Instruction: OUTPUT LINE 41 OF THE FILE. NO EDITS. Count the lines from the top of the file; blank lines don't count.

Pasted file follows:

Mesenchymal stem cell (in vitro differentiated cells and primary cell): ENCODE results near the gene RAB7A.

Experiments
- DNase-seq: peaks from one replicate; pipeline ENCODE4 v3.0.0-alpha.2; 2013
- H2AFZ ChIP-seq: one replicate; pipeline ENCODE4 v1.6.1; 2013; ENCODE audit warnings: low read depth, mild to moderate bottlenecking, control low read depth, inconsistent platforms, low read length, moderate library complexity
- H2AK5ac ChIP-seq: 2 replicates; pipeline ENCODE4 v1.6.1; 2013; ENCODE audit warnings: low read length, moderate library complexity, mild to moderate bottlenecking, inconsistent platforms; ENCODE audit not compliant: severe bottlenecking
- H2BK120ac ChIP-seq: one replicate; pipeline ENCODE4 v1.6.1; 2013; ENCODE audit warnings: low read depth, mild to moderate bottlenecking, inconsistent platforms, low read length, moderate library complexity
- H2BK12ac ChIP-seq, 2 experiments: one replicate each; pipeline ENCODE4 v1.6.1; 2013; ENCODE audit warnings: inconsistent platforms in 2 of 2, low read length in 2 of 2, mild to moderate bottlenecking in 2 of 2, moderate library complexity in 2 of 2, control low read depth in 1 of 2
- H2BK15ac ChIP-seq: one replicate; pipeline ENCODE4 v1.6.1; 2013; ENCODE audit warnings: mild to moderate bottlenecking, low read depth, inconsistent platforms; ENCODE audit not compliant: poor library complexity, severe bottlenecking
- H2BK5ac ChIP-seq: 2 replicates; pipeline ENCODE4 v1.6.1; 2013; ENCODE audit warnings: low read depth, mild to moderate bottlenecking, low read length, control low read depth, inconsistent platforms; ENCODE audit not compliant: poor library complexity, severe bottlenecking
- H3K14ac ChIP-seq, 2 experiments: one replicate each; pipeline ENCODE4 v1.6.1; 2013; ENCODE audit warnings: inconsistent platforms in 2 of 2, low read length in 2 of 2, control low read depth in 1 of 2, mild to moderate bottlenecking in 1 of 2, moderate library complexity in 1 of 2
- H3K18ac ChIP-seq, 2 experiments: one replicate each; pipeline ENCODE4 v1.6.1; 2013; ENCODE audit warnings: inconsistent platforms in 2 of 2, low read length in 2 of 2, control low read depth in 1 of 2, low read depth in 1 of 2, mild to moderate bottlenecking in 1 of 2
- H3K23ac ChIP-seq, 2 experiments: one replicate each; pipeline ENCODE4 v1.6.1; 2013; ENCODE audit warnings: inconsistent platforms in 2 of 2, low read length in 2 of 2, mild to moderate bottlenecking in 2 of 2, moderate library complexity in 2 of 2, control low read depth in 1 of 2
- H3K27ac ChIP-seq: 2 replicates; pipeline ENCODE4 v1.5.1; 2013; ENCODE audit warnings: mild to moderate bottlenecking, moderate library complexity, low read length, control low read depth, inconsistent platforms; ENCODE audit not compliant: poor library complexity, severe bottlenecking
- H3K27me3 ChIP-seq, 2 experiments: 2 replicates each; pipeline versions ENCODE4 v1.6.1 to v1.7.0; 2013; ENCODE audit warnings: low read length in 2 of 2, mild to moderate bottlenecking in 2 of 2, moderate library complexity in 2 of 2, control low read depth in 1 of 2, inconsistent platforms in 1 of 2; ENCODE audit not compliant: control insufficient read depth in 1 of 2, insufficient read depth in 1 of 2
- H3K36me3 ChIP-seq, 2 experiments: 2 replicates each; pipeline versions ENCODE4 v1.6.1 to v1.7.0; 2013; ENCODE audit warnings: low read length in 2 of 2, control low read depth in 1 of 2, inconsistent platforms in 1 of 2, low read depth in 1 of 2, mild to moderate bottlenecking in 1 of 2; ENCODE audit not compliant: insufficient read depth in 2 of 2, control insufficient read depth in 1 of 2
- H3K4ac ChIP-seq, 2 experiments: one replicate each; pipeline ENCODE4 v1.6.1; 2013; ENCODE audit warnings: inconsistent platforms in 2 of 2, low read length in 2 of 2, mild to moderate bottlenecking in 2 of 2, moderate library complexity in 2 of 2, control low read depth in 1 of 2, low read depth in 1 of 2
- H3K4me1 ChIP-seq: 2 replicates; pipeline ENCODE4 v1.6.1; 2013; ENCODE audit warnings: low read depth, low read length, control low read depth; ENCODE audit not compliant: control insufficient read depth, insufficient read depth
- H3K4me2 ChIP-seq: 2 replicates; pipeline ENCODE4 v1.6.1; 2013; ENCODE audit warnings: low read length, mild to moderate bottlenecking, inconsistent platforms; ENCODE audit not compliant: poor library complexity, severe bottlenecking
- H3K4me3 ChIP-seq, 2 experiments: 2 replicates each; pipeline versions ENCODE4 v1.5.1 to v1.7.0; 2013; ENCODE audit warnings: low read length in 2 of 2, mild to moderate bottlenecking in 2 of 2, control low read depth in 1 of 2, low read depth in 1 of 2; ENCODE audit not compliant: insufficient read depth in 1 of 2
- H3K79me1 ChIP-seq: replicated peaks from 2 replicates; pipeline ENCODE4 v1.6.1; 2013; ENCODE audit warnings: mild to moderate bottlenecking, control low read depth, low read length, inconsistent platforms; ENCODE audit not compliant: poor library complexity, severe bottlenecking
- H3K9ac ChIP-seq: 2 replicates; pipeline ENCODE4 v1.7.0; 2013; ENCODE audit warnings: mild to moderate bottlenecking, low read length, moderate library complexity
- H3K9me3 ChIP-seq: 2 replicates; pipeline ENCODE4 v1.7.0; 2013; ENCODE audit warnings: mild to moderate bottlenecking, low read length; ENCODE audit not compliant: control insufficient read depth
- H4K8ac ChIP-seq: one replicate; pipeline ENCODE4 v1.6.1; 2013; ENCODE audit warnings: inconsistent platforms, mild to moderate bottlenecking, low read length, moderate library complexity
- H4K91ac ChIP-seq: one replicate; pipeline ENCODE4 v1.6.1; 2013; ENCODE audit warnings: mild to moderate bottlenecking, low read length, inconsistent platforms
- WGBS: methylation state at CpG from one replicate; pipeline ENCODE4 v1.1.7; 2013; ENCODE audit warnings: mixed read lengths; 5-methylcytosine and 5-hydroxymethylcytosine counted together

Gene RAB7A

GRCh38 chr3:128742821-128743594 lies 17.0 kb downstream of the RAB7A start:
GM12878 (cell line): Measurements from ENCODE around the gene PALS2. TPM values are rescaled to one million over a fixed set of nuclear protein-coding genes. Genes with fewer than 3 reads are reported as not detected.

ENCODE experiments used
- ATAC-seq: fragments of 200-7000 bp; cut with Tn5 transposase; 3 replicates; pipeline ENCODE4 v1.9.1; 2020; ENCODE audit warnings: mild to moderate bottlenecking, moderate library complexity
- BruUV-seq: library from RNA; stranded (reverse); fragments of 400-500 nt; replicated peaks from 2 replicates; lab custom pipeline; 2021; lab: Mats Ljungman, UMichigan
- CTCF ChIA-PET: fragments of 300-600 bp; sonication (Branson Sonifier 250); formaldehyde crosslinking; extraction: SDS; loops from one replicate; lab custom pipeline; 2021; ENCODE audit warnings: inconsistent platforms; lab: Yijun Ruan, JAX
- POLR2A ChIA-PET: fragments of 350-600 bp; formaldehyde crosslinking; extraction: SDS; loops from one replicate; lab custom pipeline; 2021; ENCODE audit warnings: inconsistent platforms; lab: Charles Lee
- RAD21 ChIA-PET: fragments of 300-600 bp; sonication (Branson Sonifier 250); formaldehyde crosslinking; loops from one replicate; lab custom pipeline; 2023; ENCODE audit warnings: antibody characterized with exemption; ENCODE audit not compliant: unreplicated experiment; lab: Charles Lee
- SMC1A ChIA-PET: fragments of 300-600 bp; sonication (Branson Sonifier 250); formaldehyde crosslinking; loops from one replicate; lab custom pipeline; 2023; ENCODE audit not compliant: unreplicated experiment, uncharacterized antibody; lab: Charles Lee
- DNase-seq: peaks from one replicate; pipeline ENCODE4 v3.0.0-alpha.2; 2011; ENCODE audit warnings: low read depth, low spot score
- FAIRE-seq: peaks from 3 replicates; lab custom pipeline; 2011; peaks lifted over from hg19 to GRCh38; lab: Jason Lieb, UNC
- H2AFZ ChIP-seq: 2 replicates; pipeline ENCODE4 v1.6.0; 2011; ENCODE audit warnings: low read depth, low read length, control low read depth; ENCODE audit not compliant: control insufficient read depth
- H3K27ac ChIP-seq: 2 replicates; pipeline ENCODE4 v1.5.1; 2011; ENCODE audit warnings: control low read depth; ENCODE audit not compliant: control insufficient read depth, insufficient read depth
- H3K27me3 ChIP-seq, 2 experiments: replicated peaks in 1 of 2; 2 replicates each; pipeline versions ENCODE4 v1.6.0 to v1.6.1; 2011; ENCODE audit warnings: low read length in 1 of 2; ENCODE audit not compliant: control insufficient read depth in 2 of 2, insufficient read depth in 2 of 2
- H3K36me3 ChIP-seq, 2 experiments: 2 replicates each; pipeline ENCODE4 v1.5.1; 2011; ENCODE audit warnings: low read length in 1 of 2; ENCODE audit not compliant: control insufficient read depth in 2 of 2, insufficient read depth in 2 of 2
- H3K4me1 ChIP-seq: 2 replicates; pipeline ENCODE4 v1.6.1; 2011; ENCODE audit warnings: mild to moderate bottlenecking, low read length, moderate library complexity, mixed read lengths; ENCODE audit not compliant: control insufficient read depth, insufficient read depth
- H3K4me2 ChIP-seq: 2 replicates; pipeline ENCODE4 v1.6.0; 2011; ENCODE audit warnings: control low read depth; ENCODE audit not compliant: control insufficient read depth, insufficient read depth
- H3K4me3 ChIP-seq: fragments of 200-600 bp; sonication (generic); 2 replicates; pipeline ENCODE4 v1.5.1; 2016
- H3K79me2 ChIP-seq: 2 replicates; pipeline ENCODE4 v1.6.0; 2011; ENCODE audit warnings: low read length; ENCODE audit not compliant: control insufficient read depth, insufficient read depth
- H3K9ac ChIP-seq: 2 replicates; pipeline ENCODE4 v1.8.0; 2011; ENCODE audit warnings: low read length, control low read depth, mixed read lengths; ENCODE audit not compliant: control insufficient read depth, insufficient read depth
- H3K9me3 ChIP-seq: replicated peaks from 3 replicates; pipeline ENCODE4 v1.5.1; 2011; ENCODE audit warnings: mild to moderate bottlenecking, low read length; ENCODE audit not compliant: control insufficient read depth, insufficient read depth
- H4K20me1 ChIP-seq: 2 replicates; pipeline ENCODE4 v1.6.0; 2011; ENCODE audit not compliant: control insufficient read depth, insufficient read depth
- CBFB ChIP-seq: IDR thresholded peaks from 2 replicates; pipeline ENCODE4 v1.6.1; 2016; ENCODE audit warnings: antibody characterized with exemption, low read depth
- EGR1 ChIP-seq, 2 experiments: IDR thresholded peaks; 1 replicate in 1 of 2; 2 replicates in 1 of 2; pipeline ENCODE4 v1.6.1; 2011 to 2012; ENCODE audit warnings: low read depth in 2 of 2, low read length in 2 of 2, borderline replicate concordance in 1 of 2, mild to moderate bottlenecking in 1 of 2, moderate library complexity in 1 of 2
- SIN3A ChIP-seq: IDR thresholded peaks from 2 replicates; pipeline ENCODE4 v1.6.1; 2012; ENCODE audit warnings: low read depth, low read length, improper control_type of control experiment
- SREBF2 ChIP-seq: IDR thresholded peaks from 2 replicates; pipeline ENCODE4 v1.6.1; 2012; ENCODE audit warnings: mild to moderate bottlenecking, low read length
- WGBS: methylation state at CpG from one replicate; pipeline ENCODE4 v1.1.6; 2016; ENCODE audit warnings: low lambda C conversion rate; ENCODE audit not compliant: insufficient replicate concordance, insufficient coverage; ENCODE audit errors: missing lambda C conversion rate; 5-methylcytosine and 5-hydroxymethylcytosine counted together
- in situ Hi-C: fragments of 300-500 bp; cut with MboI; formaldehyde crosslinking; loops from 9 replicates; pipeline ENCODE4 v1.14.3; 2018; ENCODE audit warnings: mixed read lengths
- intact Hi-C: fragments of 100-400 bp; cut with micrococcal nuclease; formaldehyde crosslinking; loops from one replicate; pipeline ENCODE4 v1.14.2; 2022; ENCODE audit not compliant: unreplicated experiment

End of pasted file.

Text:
- H3K36me3 ChIP-seq, 2 experiments: 2 replicates each; pipeline ENCODE4 v1.5.1; 2011; ENCODE audit warnings: low read length in 1 of 2; ENCODE audit not compliant: control insufficient read depth in 2 of 2, insufficient read depth in 2 of 2